Passero, John R. and Wife, Nelda C. Passero v. Maxon, Carroll Ann Shelton and James M. Shelton, Jr. Ind. & dba C. & J and CSJ Investments, C. Michael Maddox CPA, Ind., James M. Shelton, Ralph WM. Scoggins and Carroll Ann Shelton Maxon, Co. Independent Executors of the Estate of James M. Shelton--Appeal from 41st District Court of El Paso County
COURT OF APPEALS
EIGHTH DISTRICT OF TEXAS
EL PASO, TEXAS
JOHN R. PASSERO AND WIFE, )
NELDA C. PASSERO, ) No. 08-02-00216-CV
Appellants, ) Appeal from
v. ) 41st District Court
CARROLL ANN SHELTON MAXON AND ) of El Paso County, Texas
JAMES M. SHELTON, JR., INDIVIDUALLY, )
AND d/b/a C & J AND CSJ INVESTMENTS; ) (TC# 2002-014)
C. MICHAEL MADDOX, CPA, )
INDIVIDUALLY; JAMES M. SHELTON, )
RALPH WM. SCOGGINS AND )
CARROLL ANN SHELTON MAXON, )
CO-INDEPENDENT EXECUTORS OF THE )
ESTATE OF JAMES M. SHELTON, )
O P I N I O N
This appeal is before the court on its own motion, for determination of whether it should be dismissed for want of jurisdiction. Having determined that the Passeros failed to timely perfect this appeal, we dismiss the appeal for want of jurisdiction.
In 1993, the Passeros filed suit in cause number 93-4937 against James M. Shelton. Following a jury trial, judgment was granted in favor of Shelton on January 2, 1998. After the trial court overruled their motion for new trial, the Passeros filed a notice of appeal and an affidavit of indigence. The court reporter and Shelton contested the affidavit of indigence. When the Passeros failed to appear at the hearing, the trial court sustained both contests. The Passeros did not file the record or a brief, and this Court issued an unpublished opinion affirming the trial court=s judgment. See Passero v. Shelton, No. 08-98-00084-CV (Tex.App.--El Paso, June 3, 1999)(not designated for publication). On rehearing, the Passeros sought to disqualify the members of this Court and the trial judge. The various motions were denied and the Passeros= effort to obtain review in the Supreme Court was denied.
On January 2, 2002, the Passeros filed a petition for bill of review in the instant cause, seeking to set aside the prior judgment. Appellees filed a motion to dismiss alleging, among other things, that the procedure utilized by the Passeros is an improper attack on the prior judgment. Following a hearing, the trial court granted the motion and dismissed the case by a written order signed on March 7, 2002. The trial court=s order recites that all parties received notice of the hearing and appeared in court.
On May 8, 2002, the Passeros filed a request for findings of fact and conclusions of law. They then filed notice of appeal on May 17, 2002. Upon receipt of the notice of appeal, this Court notified the Passeros of our intention to dismiss their appeal because it did not appear that the notice of appeal had been timely filed. Acting pursuant to Tex.R.App.P. 4.2 and Tex.R.Civ.P. 306a, the Passeros filed in the trial court, on May 17, 2002, a motion for additional time to file documents. Additionally, the Passeros filed a Amotion to reinstate@ in the trial court on May 20, 2002. Despite the recitation in the judgment that they were provided with notice and appeared at the hearing, the Passeros claim in both motions and in a motion filed in this Court on May 24, 2002, that they did not have notice of the hearing and did not know the court had signed a dismissal order until April 18, 2002. Their motions assert that they received actual notice of the dismissal order on April 18, 2002. In the motion filed with this Court, the Passeros also requested that the time be extended in order to provide the trial court with an opportunity to rule on their pending motions. They represented that they had requested that the motions be set for hearing on May 30, 2002 but the trial court had refused to communicate with them about the hearing date.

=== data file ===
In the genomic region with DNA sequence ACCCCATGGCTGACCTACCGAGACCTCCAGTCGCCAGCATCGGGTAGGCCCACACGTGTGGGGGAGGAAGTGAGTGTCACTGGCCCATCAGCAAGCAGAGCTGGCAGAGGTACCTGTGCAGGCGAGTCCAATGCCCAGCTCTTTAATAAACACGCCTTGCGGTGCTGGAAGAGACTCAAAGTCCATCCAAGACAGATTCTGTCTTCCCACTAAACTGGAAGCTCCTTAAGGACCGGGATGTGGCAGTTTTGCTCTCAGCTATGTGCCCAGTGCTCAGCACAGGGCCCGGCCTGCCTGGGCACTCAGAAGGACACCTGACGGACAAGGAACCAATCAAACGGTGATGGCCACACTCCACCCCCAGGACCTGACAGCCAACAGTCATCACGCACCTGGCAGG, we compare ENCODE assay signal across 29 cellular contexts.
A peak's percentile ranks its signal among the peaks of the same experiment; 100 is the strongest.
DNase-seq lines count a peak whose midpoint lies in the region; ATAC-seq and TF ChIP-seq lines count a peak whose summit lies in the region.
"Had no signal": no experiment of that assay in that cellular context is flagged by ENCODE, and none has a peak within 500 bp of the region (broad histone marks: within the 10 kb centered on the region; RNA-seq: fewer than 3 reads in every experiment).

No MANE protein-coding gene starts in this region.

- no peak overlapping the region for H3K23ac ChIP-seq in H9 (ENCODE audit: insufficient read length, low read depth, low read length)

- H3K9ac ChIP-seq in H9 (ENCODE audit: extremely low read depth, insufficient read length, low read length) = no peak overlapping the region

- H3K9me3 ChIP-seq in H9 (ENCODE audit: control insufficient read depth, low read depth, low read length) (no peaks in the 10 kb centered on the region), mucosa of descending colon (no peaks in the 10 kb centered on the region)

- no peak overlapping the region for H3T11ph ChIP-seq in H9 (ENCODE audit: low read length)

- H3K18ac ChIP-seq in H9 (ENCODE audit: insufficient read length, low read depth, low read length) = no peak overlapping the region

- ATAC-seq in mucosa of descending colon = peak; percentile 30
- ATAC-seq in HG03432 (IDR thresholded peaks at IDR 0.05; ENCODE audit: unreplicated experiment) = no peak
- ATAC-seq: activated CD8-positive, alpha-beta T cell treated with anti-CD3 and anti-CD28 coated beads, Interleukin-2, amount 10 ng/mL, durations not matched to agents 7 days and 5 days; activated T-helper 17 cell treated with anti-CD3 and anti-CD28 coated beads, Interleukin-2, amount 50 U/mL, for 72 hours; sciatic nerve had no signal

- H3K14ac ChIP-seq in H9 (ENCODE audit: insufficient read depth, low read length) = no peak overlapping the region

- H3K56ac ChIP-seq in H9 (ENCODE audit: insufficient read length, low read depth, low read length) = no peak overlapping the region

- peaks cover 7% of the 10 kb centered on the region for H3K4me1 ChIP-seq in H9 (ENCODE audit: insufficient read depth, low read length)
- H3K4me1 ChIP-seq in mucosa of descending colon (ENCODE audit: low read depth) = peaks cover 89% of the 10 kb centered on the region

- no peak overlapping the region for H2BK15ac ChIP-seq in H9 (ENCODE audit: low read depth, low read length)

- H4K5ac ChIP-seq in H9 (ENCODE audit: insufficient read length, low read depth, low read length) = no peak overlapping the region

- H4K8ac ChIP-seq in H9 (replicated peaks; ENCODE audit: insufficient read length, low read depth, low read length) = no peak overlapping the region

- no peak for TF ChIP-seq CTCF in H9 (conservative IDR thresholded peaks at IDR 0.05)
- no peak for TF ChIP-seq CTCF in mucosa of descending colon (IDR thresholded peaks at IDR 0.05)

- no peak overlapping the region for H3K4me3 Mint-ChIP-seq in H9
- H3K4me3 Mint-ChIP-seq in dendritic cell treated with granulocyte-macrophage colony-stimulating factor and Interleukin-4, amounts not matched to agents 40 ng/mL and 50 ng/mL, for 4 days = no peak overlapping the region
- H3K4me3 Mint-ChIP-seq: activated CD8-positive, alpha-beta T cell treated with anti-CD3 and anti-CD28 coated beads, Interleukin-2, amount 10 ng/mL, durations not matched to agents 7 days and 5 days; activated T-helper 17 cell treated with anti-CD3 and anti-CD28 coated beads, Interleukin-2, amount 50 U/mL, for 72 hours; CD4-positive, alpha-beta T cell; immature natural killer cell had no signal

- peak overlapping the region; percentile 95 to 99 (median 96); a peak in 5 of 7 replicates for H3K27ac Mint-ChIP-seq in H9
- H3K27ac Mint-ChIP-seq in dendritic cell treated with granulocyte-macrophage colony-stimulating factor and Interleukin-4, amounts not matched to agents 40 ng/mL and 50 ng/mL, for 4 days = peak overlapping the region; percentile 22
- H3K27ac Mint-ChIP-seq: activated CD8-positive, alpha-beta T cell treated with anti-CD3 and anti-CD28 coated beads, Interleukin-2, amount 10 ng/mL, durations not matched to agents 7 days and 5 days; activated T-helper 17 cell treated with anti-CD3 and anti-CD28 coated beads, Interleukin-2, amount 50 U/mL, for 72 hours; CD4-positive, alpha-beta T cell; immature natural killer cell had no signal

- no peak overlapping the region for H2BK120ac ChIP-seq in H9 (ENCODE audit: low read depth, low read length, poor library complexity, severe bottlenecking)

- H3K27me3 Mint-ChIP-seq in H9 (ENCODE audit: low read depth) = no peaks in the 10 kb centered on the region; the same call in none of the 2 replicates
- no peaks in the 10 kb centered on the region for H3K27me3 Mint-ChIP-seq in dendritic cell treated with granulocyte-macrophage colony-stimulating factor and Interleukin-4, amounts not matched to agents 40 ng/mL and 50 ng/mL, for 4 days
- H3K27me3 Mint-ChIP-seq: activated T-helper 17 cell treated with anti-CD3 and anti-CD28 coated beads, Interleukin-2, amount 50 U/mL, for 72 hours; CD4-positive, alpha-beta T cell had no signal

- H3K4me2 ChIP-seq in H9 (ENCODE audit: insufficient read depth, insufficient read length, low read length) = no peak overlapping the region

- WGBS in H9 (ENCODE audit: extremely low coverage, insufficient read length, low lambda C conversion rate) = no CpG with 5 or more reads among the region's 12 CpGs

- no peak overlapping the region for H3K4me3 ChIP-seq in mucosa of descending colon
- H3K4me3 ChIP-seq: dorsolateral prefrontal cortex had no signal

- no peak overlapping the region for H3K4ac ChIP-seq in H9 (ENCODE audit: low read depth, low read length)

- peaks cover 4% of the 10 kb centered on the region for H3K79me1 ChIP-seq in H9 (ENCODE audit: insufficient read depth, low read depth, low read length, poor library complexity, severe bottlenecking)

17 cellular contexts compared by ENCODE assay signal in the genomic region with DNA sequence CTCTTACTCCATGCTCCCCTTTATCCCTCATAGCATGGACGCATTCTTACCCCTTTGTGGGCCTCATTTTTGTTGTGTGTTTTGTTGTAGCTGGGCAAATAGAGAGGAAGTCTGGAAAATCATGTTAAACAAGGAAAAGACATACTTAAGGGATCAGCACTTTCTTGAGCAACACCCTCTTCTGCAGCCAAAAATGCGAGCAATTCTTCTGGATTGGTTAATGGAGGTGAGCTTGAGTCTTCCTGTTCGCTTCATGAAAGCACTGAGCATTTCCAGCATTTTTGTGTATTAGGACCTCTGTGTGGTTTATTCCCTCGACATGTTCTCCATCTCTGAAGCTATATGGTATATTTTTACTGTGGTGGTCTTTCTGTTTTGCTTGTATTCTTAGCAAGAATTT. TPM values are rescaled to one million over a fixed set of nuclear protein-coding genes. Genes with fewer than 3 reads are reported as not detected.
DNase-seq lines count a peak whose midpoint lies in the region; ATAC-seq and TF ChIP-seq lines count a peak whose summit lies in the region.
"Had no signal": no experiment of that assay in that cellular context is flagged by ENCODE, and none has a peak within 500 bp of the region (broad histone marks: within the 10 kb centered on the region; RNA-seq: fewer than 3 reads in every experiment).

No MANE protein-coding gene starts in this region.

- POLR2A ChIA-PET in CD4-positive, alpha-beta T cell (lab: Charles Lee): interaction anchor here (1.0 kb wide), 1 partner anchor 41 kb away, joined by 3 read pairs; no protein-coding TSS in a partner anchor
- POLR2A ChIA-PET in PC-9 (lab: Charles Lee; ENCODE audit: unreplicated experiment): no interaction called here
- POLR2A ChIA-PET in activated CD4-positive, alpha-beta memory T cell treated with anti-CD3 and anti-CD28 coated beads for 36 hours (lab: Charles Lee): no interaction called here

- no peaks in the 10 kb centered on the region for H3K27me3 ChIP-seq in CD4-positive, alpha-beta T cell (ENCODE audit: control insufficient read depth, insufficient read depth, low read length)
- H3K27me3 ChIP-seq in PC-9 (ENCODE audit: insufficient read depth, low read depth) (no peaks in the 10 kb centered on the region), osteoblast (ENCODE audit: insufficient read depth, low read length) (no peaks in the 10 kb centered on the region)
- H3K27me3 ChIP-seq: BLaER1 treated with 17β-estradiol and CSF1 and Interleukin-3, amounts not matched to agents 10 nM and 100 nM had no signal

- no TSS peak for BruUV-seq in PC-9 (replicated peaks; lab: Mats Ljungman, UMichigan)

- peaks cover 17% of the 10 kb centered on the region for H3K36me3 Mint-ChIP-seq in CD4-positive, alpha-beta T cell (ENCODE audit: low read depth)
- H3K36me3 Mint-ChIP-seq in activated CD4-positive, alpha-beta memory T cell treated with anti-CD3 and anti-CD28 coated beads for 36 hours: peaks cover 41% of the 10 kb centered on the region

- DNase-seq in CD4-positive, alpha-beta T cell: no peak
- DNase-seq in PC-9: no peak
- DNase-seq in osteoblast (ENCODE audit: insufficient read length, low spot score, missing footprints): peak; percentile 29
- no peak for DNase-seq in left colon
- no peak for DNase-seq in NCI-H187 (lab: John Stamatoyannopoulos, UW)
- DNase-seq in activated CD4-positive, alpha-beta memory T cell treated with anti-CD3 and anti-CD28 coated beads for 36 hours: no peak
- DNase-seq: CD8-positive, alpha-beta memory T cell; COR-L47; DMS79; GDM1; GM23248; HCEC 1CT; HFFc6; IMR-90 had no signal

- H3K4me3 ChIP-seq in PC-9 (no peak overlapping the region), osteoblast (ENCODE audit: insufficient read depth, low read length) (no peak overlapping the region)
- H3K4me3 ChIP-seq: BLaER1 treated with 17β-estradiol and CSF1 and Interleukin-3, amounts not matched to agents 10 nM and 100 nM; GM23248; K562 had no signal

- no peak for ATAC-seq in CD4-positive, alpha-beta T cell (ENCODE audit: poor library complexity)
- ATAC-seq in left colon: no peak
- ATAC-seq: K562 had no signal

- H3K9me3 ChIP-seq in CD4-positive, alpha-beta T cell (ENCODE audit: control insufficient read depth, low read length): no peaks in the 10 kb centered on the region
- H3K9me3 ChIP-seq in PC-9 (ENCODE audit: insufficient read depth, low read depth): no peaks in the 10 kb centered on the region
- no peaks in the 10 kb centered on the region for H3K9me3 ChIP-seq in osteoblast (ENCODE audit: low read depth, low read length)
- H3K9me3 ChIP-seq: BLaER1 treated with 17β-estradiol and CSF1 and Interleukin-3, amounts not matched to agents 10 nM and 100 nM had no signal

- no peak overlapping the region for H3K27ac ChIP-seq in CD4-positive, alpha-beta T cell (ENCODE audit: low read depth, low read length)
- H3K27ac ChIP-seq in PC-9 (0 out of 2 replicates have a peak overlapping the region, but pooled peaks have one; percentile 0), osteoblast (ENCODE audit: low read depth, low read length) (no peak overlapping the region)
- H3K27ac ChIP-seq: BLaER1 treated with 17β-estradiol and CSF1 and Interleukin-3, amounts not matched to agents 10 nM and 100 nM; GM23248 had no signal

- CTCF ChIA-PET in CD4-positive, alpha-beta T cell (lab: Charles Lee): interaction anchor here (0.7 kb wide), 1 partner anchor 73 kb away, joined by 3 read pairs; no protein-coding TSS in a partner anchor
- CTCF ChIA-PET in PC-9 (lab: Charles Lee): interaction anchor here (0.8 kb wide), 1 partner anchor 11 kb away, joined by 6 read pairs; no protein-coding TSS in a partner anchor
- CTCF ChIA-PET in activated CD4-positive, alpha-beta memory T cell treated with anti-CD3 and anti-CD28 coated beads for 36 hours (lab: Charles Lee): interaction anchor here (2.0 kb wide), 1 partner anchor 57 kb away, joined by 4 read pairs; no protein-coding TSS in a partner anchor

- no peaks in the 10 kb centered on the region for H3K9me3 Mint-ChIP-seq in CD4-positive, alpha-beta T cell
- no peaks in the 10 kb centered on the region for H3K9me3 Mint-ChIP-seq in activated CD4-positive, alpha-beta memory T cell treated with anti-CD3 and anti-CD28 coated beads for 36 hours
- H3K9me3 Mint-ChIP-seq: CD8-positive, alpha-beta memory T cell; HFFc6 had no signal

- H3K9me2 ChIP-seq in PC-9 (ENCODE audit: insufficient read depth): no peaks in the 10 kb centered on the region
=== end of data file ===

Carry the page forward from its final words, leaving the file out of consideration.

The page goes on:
On June 20, 2002, this Court granted the Passeros= motion for an extension of time in which to perfect appeal but our order made the extension conditional upon resolution of the proceedings still pending in the trial court, namely, the Rule 306a(5) motion. We ordered the Passeros to notify the Court of the outcome of the proceedings in the trial court no later than fifteen days after the date of the hearing. No hearing was ever held in the trial court. Consequently, on September 5, 2002, this Court entered an order finding that no hearing had been held in the trial court and establishing the due date for the record as October 5, 2002. We received the clerk=s record on October 7, 2002. After reviewing the clerk=s record, the Court notified the Passeros of our intention to dismiss the appeal for want of jurisdiction. The Passeros have objected to dismissal of the appeal because they claim the Court granted their motion for extension of time in which to perfect the appeal.
FAILURE TO PERFECT THE APPEAL
A civil appeal is perfected when the notice of appeal is filed. Tex.R.App.P. 26.1; see Restrepo v. First Nat=l Bank of Dona Ana County, N.M., 892 S.W.2d 237, 238 (Tex.App. -El Paso 1995, no writ). If the appellant does not timely file a motion for new trial, a motion to modify, a motion to reinstate under Rule 165a, or a request for findings of fact or conclusions of law, the notice of appeal must be filed within thirty days after the judgment or other appealable order is signed. Tex.R.App.P. 26.1; Restrepo, 892 S.W.2d at 238. Verburgt v. Dorner, 959 S.W.2d 615, 617 (Tex. 1997); see also Tex.R.App.P. 26.3. Here, the notice of appeal was due to be filed no later than April 6, 2002.